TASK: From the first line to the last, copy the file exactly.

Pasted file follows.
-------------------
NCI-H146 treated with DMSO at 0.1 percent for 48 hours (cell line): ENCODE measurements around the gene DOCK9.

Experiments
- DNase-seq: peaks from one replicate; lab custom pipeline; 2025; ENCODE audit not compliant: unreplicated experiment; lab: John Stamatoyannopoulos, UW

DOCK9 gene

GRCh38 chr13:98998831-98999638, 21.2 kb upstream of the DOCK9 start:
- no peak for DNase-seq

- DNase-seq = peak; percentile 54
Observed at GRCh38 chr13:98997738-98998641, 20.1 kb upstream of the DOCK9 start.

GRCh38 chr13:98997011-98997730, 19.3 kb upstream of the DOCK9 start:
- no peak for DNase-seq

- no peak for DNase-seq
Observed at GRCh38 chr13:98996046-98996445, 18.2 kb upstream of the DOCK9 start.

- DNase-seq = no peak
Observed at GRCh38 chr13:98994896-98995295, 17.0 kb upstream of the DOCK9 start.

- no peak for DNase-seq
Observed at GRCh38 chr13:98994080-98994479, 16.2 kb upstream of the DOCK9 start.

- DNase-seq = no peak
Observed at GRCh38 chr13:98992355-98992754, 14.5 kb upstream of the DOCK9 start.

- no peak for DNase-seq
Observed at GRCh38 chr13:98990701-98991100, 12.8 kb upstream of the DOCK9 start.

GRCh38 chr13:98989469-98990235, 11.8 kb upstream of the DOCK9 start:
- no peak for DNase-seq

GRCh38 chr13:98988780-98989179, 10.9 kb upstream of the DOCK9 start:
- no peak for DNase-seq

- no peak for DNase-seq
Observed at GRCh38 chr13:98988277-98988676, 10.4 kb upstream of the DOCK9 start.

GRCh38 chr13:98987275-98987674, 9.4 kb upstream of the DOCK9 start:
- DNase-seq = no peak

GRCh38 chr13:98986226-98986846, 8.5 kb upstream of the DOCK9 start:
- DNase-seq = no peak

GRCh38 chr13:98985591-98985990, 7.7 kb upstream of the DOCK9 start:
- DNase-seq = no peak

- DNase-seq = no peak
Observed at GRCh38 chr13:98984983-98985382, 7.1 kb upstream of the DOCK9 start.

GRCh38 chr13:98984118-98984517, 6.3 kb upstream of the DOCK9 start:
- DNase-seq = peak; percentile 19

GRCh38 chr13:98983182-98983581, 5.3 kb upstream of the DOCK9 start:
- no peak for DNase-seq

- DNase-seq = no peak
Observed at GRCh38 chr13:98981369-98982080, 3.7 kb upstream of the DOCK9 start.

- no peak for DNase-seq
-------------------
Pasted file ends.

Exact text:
NCI-H146 treated with DMSO at 0.1 percent for 48 hours (cell line): ENCODE measurements around the gene DOCK9.

Experiments
- DNase-seq: peaks from one replicate; lab custom pipeline; 2025; ENCODE audit not compliant: unreplicated experiment; lab: John Stamatoyannopoulos, UW

DOCK9 gene

GRCh38 chr13:98998831-98999638, 21.2 kb upstream of the DOCK9 start:
- no peak for DNase-seq

- DNase-seq = peak; percentile 54
Observed at GRCh38 chr13:98997738-98998641, 20.1 kb upstream of the DOCK9 start.

GRCh38 chr13:98997011-98997730, 19.3 kb upstream of the DOCK9 start:
- no peak for DNase-seq

- no peak for DNase-seq
Observed at GRCh38 chr13:98996046-98996445, 18.2 kb upstream of the DOCK9 start.

- DNase-seq = no peak
Observed at GRCh38 chr13:98994896-98995295, 17.0 kb upstream of the DOCK9 start.

- no peak for DNase-seq
Observed at GRCh38 chr13:98994080-98994479, 16.2 kb upstream of the DOCK9 start.

- DNase-seq = no peak
Observed at GRCh38 chr13:98992355-98992754, 14.5 kb upstream of the DOCK9 start.

- no peak for DNase-seq
Observed at GRCh38 chr13:98990701-98991100, 12.8 kb upstream of the DOCK9 start.

GRCh38 chr13:98989469-98990235, 11.8 kb upstream of the DOCK9 start:
- no peak for DNase-seq

GRCh38 chr13:98988780-98989179, 10.9 kb upstream of the DOCK9 start:
- no peak for DNase-seq

- no peak for DNase-seq
Observed at GRCh38 chr13:98988277-98988676, 10.4 kb upstream of the DOCK9 start.

GRCh38 chr13:98987275-98987674, 9.4 kb upstream of the DOCK9 start:
- DNase-seq = no peak

GRCh38 chr13:98986226-98986846, 8.5 kb upstream of the DOCK9 start:
- DNase-seq = no peak

GRCh38 chr13:98985591-98985990, 7.7 kb upstream of the DOCK9 start:
- DNase-seq = no peak

- DNase-seq = no peak
Observed at GRCh38 chr13:98984983-98985382, 7.1 kb upstream of the DOCK9 start.

GRCh38 chr13:98984118-98984517, 6.3 kb upstream of the DOCK9 start:
- DNase-seq = peak; percentile 19

GRCh38 chr13:98983182-98983581, 5.3 kb upstream of the DOCK9 start:
- no peak for DNase-seq

- DNase-seq = no peak
Observed at GRCh38 chr13:98981369-98982080, 3.7 kb upstream of the DOCK9 start.

- no peak for DNase-seq